In a civil war between wealthy empire-builders and angry isolationists, where the hell was he supposed to go?

Fifth rank.

Keep your sensors sharp, guns high, and feet on the ground.

Where’s the fifth rank now?

The chronometer reads 0128 when he stops to open up that email again. The temperature has dropped not insignificantly, and the gibbous moon is finally peeking over the horizon. Having taken off the cloak some time ago to save energy, the mech’s found himself seated on the bank of a stream that he doesn’t know the name of. Little bugs are drawn to the faint light of his green eyes, and after a moment of trying to wave them futilely away, he just offlines them. His dozen other sensor arrays pick up the meager slack.

“What the hell do I say to you now?” he quietly rumbles to himself, venting.

One part in particular is sticking with him, though. Something about her choice of words here – though it is echoed throughout the letter – is implicating something, but he just doesn’t know what:

I thought you were pulling my leg… some kind of joke that you might’ve thought was funny because your job makes you feel powerful and above the consequences.

Then it occurs to him that she’s speaking from a place of disappointment. A place where, maybe, trust is as hard to come by for her as it is for him. Galen scowls, hearth-fire burning low as he ponders (and far from the first time) what kind of life she’d chosen to leave behind in Salt Lake City. Maybe she’d walked away from her own sort of New Society.


It was the least I could do. I promise.

I’m just doing my job.

No… no, that’s not right. He deletes that line.

I’m… he tries again. I’m powerful in only a couple ways; a couple out of many. And I’m definitely not beyond reproach. I’ve been called a bleeding heart a few times, in fact.

Just setting the record straight, here. That you know this is important to me.

I do this sort of thing because I want to. I like helping humans  – quickly he deletes this, not sure how it slipped out – people. It’s my job. And let that be the answer to your “why” too, OK?

He studies this last part, not quite satisfied with it. It reads like… like he’s trying to shut her down. Hm. Galen continues gingerly; groping around for a permissible truth.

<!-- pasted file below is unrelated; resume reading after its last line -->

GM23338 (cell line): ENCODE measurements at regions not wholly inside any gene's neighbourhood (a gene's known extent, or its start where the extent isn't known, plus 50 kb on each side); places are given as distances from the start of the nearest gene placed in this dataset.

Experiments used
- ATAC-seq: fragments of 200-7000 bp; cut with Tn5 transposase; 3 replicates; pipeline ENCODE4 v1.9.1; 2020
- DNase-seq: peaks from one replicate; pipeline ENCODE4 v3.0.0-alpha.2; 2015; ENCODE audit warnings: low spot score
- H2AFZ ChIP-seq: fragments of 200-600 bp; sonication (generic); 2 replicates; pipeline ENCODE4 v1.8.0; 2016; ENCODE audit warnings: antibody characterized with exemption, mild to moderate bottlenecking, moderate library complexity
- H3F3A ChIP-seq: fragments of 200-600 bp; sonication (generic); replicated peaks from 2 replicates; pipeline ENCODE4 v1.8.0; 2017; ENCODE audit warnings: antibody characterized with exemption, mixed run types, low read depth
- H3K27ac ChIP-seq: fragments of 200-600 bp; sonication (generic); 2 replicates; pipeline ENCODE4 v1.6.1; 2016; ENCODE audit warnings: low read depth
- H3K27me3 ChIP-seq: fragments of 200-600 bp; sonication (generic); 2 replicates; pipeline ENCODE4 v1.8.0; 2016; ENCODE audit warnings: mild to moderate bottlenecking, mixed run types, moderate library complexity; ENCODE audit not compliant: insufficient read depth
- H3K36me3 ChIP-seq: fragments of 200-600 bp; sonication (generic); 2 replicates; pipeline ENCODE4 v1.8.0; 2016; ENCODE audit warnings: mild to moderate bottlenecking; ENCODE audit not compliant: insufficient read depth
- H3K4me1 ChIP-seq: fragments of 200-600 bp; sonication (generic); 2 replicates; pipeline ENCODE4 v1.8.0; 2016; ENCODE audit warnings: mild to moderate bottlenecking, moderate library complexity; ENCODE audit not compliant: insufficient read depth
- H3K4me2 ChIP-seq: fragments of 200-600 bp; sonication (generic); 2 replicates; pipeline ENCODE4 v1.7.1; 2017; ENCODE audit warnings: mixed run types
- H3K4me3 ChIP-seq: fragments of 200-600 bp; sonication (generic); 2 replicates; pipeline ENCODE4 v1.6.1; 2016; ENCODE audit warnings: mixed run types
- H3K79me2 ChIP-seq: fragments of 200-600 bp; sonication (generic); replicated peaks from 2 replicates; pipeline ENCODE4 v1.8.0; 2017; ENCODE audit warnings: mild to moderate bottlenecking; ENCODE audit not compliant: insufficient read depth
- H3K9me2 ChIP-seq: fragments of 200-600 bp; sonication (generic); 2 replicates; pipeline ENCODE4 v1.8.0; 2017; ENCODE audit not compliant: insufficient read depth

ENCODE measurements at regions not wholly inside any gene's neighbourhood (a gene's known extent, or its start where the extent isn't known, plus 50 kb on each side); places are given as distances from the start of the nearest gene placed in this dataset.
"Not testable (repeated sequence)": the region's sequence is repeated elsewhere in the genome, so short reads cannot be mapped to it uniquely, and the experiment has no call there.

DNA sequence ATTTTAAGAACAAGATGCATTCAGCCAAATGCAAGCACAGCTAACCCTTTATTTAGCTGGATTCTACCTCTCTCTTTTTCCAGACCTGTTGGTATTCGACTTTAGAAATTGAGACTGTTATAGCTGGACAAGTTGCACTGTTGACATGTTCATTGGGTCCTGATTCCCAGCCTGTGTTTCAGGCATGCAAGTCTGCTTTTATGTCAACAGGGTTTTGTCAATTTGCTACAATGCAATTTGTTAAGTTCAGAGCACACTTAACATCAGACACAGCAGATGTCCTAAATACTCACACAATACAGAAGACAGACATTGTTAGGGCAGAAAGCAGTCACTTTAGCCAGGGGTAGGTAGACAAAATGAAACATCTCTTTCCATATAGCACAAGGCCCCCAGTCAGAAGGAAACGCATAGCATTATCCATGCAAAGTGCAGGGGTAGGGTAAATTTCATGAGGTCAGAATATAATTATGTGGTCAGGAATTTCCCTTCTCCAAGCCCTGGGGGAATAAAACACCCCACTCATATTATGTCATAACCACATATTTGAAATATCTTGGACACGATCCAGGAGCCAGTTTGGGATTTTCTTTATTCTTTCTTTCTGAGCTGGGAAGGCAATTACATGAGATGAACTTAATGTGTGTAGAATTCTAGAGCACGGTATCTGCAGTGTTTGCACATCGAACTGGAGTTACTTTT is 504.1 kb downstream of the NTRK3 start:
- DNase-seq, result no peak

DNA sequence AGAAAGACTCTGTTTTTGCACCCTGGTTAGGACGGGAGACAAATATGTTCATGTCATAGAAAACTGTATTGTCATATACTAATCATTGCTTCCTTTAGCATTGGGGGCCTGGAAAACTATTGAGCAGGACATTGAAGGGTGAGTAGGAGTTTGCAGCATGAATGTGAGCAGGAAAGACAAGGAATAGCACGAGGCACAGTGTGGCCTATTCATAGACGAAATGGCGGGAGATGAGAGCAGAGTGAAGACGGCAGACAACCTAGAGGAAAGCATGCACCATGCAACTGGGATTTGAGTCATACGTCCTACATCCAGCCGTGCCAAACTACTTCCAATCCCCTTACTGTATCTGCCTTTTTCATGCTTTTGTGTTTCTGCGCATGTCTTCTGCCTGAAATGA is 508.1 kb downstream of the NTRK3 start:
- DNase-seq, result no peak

It may have been the exhaustion and dehydration talking, but you told me what you needed; you were honest. I’d be lying, though, if I didn’t say that what I learned about you from the police report didn’t factor into it too…

But either way, I’m glad to have met you, and you definitely don’t owe me anything.


He shifts, bottom scraping moss and dirt along the ground. A gray and bronzy arm, both of which were resting on his knees, goes up to worry at one of the seams on his cheek as he thinks. The mech finds himself wanting to say so much more, and is, frankly, surprised. And a little worried, too.

Galen feels that a sort of ultimatum, or a gamble, is presenting itself now, and the idea unsettles him: to fold or raise?

Folding would be the smart thing to do. The professional thing to do.

But his reputation, it seems, if he had much of one before, is deteriorating right before his eyes. As it gets harder and harder to feign non-sentience, it’s just a matter of time now before the SAR crew – for all the great work they do –  will refuse to vouch for him anymore. The mech can feel what their hearts and blood pressure do every time he so much as shrugs near one of them. No… that bridge is slowly burning.

How do the others do it? 

Kenway and Seaver had said, after their first assignments, not to hold back at first; not to try and impress anybody. The humans expect consistency, whether it’s a mech who doesn’t know how to shut up, or one who hates dirt and rain, the human teams need to know what they’re getting right off the bat. Change terrifies them.

Galen – and in his defence, a good handful of others, too – dismissed the advice as half-cocked or only suited for certain assignments.

They don’t want to get to know you, they’d said. Like any other equipment, they just want you to work

EYSAR doesn’t want to get to know him; how he came to have perfect fighting form. Why he’s capable of being treated unfairly.

Moreover, they can’t.

And that’s the bottom line, isn’t it?

ps- How’s the leg doing?

“Maybe it’s time to build a new bridge,” he whispers, and the email is whisked off into the disorganized murk of human-made cyberspace.

What have I got to lose?

Some time later he’ll come to find himself eating those words. Right now, though, it’s just a shot in the dark.

* The half-life of hydrogen-3: 12.3 years.
 The half-life of sodium-24, about 15 hours; it’s a common short interval of time.